[thechat] sci-fi recommendation (was LotR)

Chris Spruck cspruck at mindspring.com
Tue Jun 5 00:40:36 CDT 2001

At 05:28 PM 6/4/01 -0400, you wrote:
>Can anyone suggest any current authors who are real science fiction writers
>(not fantasy)?

I really like the works of James P. Hogan. He writes a lot about artificial 
intelligence, time travel, and alternate realities, and has written 
non-fiction as well. I've read almost all his stuff - novels I really liked 
include the following, but all his books are great:

The Giants Series (a trilogy plus one including Inherit the Stars, The 
Gentle Giants of Ganymede, Giant's Star, and Entoverse) - it's hard to 
explain this series without giving it away, but the basic gist is that the 
human race discovers that they were a failed experiment that was abandoned. 
The experimenters return and are shocked to find a thriving race, that 
didn't turn out like the other.... I've already said way too much, hehehe. 
Lots of subterfuge and political intrigue ensues, but it doesn't drag into 
boredom like most political issues can do. Has a general AI theme 
throughout and the fourth book concentrates on all kinds of trouble between 
the various races as well as the "puppetmasters" and gets into some really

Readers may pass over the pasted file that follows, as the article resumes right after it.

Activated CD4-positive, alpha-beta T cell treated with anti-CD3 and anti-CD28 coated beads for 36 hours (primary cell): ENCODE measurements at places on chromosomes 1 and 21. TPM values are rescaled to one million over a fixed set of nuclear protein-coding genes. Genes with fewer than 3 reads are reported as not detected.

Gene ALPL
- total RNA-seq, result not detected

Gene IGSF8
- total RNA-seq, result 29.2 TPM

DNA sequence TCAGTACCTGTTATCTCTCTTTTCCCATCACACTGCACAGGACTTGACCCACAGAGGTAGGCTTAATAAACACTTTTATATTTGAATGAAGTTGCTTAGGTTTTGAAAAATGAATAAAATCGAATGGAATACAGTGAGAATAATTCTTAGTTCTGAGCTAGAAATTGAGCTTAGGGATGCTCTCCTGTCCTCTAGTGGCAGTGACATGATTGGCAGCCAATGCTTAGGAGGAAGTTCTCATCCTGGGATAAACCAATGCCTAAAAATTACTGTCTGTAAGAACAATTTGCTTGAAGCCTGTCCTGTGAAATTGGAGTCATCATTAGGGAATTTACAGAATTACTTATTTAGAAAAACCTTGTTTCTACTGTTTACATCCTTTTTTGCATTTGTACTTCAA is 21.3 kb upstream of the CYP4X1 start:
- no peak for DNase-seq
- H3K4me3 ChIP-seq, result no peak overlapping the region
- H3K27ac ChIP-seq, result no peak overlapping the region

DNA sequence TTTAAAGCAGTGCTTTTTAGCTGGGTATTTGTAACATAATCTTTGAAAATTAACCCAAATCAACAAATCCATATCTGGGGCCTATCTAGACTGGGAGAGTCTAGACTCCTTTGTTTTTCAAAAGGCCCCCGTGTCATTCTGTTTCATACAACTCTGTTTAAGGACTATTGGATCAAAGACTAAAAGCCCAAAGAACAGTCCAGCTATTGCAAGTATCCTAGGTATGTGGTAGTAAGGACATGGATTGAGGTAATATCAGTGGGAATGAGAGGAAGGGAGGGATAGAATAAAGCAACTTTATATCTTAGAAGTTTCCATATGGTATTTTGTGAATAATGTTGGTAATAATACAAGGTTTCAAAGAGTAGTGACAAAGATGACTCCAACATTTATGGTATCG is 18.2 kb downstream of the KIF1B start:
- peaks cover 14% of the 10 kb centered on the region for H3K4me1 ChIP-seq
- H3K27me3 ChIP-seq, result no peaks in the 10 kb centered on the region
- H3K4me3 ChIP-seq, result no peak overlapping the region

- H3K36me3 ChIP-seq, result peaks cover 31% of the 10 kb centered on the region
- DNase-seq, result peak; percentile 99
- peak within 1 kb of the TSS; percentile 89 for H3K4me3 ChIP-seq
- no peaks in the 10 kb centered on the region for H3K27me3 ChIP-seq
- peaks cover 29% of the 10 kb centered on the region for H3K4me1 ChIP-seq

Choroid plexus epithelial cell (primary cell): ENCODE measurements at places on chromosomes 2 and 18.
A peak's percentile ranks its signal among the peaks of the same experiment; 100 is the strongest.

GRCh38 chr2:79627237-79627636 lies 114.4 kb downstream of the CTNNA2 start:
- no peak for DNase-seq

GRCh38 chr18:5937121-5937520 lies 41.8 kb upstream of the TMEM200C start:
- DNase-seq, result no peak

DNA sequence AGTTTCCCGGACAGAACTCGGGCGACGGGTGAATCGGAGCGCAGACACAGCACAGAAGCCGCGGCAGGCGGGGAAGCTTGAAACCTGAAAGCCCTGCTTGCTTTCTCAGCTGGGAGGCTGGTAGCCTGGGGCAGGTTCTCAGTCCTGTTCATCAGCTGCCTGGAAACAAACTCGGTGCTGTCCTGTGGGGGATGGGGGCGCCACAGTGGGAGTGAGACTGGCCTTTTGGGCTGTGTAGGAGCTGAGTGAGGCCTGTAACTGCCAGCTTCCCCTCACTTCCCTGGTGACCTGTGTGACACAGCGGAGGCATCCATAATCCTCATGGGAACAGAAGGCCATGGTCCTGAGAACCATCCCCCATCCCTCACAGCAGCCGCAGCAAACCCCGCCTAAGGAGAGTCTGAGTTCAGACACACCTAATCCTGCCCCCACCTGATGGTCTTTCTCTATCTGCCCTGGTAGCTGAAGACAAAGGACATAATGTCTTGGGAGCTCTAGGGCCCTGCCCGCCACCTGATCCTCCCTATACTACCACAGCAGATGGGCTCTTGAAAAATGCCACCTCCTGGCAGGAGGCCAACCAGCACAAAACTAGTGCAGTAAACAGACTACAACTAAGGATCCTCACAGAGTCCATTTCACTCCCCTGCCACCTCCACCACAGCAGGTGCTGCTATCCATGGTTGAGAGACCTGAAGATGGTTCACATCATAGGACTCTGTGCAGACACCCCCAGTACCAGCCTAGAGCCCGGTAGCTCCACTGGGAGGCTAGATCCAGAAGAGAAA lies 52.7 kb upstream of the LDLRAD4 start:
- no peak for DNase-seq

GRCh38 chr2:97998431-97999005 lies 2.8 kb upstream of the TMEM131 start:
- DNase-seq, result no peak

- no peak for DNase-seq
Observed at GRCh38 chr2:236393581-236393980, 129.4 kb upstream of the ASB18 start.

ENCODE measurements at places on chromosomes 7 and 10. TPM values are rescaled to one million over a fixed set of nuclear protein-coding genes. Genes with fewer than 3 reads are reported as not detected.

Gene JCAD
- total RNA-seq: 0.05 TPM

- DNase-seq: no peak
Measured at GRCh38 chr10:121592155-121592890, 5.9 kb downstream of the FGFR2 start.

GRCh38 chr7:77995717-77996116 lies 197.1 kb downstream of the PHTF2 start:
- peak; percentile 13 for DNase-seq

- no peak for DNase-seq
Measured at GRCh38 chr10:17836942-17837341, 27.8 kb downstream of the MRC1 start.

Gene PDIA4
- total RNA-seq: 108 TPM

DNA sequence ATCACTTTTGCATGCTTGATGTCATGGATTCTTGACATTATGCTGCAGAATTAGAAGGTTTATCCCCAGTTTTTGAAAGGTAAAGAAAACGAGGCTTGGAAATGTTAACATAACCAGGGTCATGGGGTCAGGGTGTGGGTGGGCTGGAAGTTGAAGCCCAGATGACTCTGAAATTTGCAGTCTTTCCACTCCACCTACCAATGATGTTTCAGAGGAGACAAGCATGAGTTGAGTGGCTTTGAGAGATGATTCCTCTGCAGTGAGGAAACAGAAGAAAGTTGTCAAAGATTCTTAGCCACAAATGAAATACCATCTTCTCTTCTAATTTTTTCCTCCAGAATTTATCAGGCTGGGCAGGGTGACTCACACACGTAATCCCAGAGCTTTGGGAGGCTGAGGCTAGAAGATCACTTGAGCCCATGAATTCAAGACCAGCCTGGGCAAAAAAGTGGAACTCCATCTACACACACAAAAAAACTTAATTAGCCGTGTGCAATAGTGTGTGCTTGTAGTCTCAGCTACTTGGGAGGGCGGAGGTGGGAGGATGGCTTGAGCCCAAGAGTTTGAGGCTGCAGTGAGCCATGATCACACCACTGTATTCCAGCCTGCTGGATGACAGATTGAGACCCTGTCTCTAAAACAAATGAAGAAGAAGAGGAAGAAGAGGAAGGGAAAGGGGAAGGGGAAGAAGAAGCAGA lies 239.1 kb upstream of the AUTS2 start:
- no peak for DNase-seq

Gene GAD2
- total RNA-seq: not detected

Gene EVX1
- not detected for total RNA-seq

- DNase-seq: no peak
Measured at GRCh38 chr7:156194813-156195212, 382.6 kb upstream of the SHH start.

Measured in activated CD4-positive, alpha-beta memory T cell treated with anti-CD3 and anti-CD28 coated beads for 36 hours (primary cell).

interesting stuff where people are channelled into and out of an 
alternate/VR universe embedded in an AI supercomputer system. This series 
is one of my all-time favorites.

Endgame Enigma - set in the Cold War era, it's the US vs. the Russians in 
an espionage story set on a space station...or so you think. Very engaging, 
although a little dated.

The Two Faces of Tomorrow - Scientists have developed an AI system with a 
sense of self-preservation, since they expect that a "survival instinct" 
might evolve from an AI anyway and they want to test it. They build a space 
habitat and leave it under complete control of the AI and then they begin 
to attack it in various ways to see how it reacts and adapts. "We can 
always unplug it...." <insert the sinister music from the movie Jaws here>

Realtime Interrupt (summary from the Hogan web site) - When 
computer-created animations inhabiting a virtual world become good enough 
at imitating human surrogates injected as role models, the problem is 
telling which is which.

The Proteus Operation - A great story where the outcome of WWII was 
completely different than what really happened as we know it, so a team is 
sent back in time to orchestrate a plan to change the outcome to what we 
are familiar with. Significant personalities who play themselves include 
Churchill, Roosevelt, Einstein, Fermi, and others from the Manhattan 
Project, which serves as a cover for the real plan.

Check out the bibliography at http://www.jamesphogan.com for a full list 
and descriptions of the rest of Hogan's work. I strongly recommend him - 
can you tell? Thanks for reading this far. Let me know if you would like my 
opinion on a specific story.


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